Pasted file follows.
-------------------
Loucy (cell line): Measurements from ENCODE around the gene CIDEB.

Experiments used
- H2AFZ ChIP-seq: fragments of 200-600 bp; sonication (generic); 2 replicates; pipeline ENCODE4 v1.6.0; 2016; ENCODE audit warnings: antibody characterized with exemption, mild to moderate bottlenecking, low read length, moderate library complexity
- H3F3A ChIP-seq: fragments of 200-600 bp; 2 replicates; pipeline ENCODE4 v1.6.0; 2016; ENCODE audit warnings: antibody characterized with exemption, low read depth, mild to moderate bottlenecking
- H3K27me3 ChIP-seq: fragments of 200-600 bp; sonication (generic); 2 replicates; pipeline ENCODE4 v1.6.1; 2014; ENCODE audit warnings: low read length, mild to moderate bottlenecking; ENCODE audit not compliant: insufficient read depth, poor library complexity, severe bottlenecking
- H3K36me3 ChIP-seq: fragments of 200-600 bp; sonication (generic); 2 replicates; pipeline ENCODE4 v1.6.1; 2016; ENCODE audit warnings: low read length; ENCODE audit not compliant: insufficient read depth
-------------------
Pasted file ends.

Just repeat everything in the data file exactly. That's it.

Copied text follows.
Loucy (cell line): Measurements from ENCODE around the gene CIDEB.

Experiments used
- H2AFZ ChIP-seq: fragments of 200-600 bp; sonication (generic); 2 replicates; pipeline ENCODE4 v1.6.0; 2016; ENCODE audit warnings: antibody characterized with exemption, mild to moderate bottlenecking, low read length, moderate library complexity
- H3F3A ChIP-seq: fragments of 200-600 bp; 2 replicates; pipeline ENCODE4 v1.6.0; 2016; ENCODE audit warnings: antibody characterized with exemption, low read depth, mild to moderate bottlenecking
- H3K27me3 ChIP-seq: fragments of 200-600 bp; sonication (generic); 2 replicates; pipeline ENCODE4 v1.6.1; 2014; ENCODE audit warnings: low read length, mild to moderate bottlenecking; ENCODE audit not compliant: insufficient read depth, poor library complexity, severe bottlenecking
- H3K36me3 ChIP-seq: fragments of 200-600 bp; sonication (generic); 2 replicates; pipeline ENCODE4 v1.6.1; 2016; ENCODE audit warnings: low read length; ENCODE audit not compliant: insufficient read depth